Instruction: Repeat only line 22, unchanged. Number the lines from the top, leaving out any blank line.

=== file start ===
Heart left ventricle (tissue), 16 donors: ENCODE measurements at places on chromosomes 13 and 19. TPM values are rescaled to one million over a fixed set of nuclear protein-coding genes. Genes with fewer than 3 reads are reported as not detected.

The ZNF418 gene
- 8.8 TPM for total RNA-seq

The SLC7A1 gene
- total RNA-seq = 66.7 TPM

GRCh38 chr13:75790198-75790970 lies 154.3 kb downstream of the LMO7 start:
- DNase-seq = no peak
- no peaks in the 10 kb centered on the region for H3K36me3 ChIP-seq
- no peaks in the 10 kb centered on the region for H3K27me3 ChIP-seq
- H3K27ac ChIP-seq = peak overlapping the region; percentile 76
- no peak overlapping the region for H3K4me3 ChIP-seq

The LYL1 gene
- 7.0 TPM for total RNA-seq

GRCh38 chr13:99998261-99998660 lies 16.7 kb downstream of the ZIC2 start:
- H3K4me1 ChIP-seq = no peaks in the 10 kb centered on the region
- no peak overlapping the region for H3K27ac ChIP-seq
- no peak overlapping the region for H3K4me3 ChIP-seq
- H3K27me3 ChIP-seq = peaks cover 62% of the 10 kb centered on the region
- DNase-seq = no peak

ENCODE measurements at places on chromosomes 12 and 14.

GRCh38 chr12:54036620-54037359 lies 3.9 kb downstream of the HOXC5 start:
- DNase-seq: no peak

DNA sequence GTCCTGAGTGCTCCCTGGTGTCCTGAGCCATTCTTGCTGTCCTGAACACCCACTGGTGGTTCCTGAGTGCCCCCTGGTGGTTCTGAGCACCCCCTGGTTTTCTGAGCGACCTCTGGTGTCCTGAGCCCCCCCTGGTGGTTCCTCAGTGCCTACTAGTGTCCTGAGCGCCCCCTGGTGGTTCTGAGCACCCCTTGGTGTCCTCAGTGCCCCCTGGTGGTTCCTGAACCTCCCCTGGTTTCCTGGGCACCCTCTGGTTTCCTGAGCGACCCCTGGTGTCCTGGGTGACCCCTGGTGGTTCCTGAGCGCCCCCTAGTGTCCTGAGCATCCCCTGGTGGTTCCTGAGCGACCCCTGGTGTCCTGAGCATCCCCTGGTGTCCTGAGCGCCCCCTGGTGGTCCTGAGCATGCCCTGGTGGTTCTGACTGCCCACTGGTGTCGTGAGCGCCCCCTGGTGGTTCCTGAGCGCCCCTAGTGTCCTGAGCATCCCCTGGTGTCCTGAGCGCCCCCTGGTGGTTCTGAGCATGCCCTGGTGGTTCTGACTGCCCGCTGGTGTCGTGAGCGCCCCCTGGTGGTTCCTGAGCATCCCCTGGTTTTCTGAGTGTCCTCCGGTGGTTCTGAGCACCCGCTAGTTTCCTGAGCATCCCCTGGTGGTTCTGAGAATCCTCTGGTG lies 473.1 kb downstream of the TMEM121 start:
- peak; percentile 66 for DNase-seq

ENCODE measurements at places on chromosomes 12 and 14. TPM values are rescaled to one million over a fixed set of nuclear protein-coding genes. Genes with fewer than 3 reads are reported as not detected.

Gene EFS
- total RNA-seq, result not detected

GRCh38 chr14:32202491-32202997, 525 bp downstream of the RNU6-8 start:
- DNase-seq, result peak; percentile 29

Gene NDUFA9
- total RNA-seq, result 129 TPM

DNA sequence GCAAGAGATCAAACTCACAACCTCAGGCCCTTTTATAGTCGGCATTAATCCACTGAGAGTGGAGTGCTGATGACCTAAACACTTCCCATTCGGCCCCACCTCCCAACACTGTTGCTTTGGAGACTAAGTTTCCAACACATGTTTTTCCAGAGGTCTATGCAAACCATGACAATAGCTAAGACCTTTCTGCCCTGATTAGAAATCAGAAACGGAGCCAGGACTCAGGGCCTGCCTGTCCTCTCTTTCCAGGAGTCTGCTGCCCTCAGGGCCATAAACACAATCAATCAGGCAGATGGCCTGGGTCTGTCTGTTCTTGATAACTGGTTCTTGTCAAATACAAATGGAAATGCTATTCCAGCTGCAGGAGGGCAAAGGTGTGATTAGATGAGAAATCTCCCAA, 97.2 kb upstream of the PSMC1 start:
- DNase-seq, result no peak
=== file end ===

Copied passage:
- DNase-seq: no peak